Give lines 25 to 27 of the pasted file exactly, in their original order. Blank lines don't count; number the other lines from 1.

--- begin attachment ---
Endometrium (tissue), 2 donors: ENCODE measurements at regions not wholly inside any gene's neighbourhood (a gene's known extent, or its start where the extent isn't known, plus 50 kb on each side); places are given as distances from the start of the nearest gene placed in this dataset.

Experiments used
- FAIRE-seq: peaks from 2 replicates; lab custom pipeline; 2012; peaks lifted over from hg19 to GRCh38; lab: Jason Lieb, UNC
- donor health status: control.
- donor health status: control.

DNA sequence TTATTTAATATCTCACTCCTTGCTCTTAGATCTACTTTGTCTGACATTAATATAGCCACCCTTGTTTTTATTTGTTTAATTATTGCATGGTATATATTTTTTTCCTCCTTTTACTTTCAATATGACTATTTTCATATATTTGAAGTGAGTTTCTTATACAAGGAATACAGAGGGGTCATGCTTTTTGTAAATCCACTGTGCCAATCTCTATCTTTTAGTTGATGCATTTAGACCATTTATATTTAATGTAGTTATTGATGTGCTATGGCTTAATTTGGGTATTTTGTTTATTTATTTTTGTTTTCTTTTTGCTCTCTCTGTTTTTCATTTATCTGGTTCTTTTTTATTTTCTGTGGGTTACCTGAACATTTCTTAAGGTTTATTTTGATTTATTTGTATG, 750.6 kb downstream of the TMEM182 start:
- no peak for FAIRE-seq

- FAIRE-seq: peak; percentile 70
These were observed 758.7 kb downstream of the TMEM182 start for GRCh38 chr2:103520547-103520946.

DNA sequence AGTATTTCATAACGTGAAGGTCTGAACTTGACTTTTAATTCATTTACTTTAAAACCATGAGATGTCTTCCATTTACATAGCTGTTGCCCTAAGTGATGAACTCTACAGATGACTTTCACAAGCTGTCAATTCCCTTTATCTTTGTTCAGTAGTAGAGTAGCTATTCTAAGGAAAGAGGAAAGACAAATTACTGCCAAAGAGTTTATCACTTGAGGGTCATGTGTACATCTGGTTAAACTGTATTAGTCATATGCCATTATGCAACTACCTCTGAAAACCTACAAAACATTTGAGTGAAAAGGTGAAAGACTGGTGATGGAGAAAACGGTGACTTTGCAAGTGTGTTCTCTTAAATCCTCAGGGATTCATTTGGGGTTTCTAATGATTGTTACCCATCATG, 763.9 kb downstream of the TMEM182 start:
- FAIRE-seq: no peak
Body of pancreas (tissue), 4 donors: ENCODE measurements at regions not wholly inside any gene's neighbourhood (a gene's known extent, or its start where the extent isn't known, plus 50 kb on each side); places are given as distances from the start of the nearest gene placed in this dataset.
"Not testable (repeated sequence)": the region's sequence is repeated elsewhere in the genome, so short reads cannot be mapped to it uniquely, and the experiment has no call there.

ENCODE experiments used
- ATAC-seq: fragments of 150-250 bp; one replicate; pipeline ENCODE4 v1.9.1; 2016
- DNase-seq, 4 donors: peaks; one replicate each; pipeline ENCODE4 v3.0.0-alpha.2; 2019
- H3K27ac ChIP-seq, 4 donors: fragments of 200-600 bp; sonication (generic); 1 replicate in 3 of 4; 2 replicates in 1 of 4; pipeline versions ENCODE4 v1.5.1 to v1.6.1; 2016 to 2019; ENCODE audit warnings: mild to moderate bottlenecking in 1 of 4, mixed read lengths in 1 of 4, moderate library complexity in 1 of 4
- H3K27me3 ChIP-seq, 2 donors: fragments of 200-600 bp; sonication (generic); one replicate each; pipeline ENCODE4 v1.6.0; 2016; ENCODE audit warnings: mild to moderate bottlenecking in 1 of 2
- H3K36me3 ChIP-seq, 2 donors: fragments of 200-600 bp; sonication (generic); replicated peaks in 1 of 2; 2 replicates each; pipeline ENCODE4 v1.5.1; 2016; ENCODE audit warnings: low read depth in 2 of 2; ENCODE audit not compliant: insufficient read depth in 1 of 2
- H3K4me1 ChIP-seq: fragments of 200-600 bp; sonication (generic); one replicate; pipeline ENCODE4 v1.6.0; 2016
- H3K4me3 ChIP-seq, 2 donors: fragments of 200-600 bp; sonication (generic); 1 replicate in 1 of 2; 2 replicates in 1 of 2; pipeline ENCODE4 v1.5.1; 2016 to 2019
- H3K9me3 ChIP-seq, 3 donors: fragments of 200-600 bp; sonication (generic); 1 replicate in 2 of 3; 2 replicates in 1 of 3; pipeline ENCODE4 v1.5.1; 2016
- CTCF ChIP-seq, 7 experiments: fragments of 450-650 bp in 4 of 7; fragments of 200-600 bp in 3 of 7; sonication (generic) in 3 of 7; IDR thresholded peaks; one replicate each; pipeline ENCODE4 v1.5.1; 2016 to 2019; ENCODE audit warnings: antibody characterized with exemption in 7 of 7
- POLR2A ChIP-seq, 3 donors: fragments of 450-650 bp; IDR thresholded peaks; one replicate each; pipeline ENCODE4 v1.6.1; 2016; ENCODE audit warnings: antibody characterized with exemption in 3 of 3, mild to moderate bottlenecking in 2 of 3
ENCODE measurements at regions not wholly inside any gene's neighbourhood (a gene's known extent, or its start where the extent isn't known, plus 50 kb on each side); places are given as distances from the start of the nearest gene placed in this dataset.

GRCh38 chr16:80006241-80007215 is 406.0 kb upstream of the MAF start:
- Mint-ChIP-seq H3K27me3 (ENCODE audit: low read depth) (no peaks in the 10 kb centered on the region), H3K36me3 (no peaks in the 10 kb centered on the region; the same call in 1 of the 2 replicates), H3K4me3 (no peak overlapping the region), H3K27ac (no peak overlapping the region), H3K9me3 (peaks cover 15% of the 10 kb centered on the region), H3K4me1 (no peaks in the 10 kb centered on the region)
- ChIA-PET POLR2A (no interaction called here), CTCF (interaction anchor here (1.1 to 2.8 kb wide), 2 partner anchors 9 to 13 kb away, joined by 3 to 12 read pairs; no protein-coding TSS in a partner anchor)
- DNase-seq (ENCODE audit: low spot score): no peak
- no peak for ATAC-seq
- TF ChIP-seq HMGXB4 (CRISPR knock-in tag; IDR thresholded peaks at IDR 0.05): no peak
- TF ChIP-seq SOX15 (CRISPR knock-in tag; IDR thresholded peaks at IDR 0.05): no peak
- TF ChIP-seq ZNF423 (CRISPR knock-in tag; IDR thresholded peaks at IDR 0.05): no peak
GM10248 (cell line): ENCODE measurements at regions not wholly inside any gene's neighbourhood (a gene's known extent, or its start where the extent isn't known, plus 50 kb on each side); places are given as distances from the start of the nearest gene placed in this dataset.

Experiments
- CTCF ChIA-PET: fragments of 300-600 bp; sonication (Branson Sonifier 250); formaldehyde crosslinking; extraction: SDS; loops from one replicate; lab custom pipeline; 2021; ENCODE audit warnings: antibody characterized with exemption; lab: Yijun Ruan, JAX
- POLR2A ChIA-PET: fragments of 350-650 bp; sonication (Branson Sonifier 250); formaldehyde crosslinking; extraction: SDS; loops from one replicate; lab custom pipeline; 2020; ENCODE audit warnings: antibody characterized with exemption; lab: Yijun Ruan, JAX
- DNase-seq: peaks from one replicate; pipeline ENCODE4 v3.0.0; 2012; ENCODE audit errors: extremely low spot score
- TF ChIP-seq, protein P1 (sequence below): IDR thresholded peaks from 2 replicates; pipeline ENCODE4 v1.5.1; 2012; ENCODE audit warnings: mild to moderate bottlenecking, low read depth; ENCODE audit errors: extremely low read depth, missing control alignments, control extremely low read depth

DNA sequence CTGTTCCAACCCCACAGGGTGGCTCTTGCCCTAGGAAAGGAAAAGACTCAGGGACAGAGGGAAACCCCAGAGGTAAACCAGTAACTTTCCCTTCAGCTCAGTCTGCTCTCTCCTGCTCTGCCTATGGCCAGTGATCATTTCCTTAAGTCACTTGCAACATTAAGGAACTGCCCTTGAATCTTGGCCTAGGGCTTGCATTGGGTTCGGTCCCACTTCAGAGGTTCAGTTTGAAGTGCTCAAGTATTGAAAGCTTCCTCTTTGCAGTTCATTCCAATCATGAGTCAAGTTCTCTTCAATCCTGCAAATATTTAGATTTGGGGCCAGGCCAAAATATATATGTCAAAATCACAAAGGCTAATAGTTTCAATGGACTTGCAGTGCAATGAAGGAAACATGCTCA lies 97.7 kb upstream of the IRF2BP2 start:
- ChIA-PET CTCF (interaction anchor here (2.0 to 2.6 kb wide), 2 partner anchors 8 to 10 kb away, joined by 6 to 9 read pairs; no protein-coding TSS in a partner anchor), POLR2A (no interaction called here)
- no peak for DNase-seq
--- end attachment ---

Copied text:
ENCODE measurements at regions not wholly inside any gene's neighbourhood (a gene's known extent, or its start where the extent isn't known, plus 50 kb on each side); places are given as distances from the start of the nearest gene placed in this dataset.

GRCh38 chr16:80006241-80007215 is 406.0 kb upstream of the MAF start:
- Mint-ChIP-seq H3K27me3 (ENCODE audit: low read depth) (no peaks in the 10 kb centered on the region), H3K36me3 (no peaks in the 10 kb centered on the region; the same call in 1 of the 2 replicates), H3K4me3 (no peak overlapping the region), H3K27ac (no peak overlapping the region), H3K9me3 (peaks cover 15% of the 10 kb centered on the region), H3K4me1 (no peaks in the 10 kb centered on the region)